Tony Hale made a name for himself on the short-lived but now celebrated cult comedy Arrested Development. Playing the beloved and oft-quoted Buster Bluth—his "hey brother" particularly situated itself into the pop lexicon—Hale managed to carve out a place in the pantheon of singular sitcom characters.
When Arrested Development went off the air in 2006, Hale stayed busy with parts on various network sitcoms (Chuck, Andy Barker, P.I.) and film projects (most notably Stranger than Fiction alongside Will Ferrell and Steven Soderbergh's underrated The Informant!).
Though Hale found himself back in his role as Buster earlier this year when Netflix revived Arrested Development for another season, it's his part on HBO's hit comedy Veep that has recently garnered him much acclaim. On Veep, he plays Gary, a personal assistant to the Vice President of the United States, played by comic stalwart Julia Louis-Dreyfus. While there are shades of Buster in Gary, the chemistry with Louis-Dreyfus has Mr. Hale working in a more nuanced mode—one for which he's recently been awarded an Emmy for best supporting actor in a comedy series.
Mr. Hale describes himself as someone whose "faith is everything" as he navigates both career and family life. He recently spoke to CT about life after the Emmys, the importance of local theater, and Tim Conway.
CT: How's life post Emmy win? Any change in your day-to-day life?
TH: I now have the Emmy around my neck, and my wife's Emmy we put on the hood of the car. [Mr. Hale's wife, Martel Thompson, won an Emmy in 2003 for work she did as a make-up artist.]
No, when they called my name, it was such an out-of-body experience. Next to my daughter being born and the day of my wedding, it was definitely one of the most exciting moments of my life. It was just so crazy.
So now, I'm just getting back to normal, taking my daughter to school and stuff. We start shooting again on Sunday, so I go back to Baltimore.
The truth is I'm incredibly thankful to have a gig, to be working—to actually win an Emmy for it blows my mind. It's just something I never, ever could have imagined happening.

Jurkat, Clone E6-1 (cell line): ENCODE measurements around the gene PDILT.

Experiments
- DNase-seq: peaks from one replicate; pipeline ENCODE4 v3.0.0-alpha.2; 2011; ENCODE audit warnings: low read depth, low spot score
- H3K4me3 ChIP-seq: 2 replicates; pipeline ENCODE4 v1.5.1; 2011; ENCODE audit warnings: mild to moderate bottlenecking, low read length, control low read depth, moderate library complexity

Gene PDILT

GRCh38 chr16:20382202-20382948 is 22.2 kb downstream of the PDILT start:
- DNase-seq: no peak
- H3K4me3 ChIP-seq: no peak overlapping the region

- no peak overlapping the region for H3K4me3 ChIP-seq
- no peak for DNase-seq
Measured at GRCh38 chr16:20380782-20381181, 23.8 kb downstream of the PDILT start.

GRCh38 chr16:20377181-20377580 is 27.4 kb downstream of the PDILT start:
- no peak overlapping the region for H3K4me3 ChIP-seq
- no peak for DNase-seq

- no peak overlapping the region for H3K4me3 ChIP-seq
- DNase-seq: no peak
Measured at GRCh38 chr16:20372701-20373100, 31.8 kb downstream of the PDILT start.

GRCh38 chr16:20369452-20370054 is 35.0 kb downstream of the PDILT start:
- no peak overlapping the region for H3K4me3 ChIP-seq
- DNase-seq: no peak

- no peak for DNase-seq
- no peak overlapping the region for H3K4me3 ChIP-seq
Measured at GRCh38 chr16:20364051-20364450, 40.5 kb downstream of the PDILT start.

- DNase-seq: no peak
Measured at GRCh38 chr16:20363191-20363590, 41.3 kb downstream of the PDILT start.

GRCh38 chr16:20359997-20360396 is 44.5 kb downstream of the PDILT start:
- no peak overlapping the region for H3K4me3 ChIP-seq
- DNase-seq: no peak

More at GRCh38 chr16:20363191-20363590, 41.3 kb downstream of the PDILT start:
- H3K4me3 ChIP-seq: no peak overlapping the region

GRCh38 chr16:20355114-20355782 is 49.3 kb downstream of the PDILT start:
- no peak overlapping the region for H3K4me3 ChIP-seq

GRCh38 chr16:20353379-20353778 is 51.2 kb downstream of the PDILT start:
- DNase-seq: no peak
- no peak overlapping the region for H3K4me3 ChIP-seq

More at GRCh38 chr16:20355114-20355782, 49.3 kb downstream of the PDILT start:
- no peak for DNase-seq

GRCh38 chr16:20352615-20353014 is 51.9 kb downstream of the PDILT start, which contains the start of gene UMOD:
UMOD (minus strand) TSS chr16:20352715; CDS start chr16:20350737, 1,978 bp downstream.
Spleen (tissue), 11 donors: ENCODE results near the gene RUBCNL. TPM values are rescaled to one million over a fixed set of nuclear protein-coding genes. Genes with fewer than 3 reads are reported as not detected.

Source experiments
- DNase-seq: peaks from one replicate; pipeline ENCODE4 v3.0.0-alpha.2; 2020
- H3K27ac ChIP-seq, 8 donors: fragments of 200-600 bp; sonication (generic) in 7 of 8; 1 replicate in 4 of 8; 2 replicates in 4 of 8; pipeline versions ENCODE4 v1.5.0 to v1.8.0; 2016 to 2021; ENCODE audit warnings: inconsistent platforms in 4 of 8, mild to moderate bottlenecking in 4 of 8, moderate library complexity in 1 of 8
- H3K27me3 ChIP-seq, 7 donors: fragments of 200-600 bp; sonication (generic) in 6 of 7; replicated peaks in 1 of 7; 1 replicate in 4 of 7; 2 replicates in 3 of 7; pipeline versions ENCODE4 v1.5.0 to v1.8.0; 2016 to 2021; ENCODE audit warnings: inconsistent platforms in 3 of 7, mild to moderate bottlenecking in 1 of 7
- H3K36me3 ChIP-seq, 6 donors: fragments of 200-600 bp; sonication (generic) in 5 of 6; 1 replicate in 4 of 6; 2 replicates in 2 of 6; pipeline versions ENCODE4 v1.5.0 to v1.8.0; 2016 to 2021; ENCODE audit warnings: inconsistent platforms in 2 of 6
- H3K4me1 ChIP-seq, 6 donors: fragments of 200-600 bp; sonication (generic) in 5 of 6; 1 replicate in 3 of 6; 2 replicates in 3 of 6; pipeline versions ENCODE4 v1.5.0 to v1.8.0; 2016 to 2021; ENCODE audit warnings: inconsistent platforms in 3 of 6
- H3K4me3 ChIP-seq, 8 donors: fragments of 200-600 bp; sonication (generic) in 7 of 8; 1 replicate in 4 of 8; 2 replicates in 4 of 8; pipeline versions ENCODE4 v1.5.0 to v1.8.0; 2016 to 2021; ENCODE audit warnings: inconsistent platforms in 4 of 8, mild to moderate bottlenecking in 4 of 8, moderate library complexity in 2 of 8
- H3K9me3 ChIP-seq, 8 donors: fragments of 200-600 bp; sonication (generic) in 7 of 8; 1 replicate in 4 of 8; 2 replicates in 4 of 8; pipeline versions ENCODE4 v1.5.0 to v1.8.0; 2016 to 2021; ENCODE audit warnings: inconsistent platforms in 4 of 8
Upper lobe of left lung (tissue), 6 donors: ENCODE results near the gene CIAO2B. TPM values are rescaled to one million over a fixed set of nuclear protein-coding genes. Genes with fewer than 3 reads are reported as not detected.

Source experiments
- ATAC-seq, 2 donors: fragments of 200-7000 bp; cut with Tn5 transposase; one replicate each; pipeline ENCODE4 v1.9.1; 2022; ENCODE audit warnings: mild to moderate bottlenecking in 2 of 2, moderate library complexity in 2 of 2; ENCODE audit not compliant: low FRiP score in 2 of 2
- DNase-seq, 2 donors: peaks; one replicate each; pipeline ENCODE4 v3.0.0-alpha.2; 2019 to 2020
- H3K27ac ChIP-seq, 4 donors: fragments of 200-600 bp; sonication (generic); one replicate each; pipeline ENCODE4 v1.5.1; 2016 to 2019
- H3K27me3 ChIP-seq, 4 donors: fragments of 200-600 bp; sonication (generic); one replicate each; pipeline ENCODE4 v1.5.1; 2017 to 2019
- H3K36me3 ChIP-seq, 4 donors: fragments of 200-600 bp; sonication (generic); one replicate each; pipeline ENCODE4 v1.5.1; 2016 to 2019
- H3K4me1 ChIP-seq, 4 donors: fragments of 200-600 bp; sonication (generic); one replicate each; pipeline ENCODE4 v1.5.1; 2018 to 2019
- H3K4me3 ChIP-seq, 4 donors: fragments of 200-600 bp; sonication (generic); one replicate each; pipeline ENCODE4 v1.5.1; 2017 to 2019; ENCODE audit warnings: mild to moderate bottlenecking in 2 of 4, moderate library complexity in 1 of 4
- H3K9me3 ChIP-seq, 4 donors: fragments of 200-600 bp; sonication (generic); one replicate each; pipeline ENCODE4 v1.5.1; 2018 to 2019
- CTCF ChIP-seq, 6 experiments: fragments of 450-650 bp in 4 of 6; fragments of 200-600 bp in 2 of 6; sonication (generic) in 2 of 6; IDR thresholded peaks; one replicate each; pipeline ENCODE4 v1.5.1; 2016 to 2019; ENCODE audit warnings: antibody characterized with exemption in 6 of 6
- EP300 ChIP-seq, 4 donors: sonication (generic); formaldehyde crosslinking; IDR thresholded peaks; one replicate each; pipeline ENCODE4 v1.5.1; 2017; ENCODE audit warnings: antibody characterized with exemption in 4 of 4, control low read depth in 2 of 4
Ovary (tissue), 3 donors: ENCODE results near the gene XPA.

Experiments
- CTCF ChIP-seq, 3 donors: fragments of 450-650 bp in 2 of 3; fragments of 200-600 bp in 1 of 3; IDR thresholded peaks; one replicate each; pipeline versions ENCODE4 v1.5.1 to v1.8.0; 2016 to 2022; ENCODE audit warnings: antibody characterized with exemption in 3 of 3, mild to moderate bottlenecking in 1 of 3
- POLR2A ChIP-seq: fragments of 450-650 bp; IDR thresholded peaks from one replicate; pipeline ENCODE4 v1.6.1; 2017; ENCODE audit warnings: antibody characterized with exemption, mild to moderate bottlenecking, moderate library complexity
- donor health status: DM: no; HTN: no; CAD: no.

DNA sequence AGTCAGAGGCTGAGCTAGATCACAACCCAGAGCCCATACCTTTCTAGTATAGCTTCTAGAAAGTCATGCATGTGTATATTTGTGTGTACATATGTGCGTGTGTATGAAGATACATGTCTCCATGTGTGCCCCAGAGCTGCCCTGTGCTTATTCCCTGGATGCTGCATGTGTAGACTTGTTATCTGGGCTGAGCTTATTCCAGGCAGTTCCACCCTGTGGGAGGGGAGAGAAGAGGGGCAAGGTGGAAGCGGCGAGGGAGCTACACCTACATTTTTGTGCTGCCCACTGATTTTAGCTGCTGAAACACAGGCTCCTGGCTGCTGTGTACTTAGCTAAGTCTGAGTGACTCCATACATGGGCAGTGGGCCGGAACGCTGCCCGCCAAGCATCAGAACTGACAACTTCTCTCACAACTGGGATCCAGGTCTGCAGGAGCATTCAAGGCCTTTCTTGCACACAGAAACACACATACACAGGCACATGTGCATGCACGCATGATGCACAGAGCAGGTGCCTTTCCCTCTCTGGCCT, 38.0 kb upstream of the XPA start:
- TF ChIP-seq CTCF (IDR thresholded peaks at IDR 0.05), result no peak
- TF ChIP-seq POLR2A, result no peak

Was it some sort of validation?
I don't know if validation was the right word, because if you grow up wanting to be an actor, you have thought about that moment your entire life. You've thought about giving that speech. In my speech I was able to thank Young Actors Theater in Tallahassee, Florida, a theater I grew up in that made a big difference in my life. To be able to thank them publicly was on my bucket list. High school and middle school are tough years and they're filled with a lot of insecurity and craziness, and that theater was a real safe place for me. It allowed me to explore, to be ridiculous, to act on stage, kind of figure out what I love to do, with a group of people that allowed me to be who I am and not judge me.
You have a certain sort of comedic persona that plays a role in both Buster and Gary. How would you describe that persona, and is that a persona that you cultivated?
The scary part about Buster is how naturally it came. I don't know what that says about me. Buster could use a live-in therapist. When I was first doing Arrested Development, Mitch Hurwitz (who created the show) told me that all Buster wanted in life was safety. So that just became the through-line with Buster. He could barely go to the pharmacy and not have a panic attack. Everything was a threat to his safety, and obviously when his mother left him he would spin out of control. He was the extreme version of severe fear and brokenness.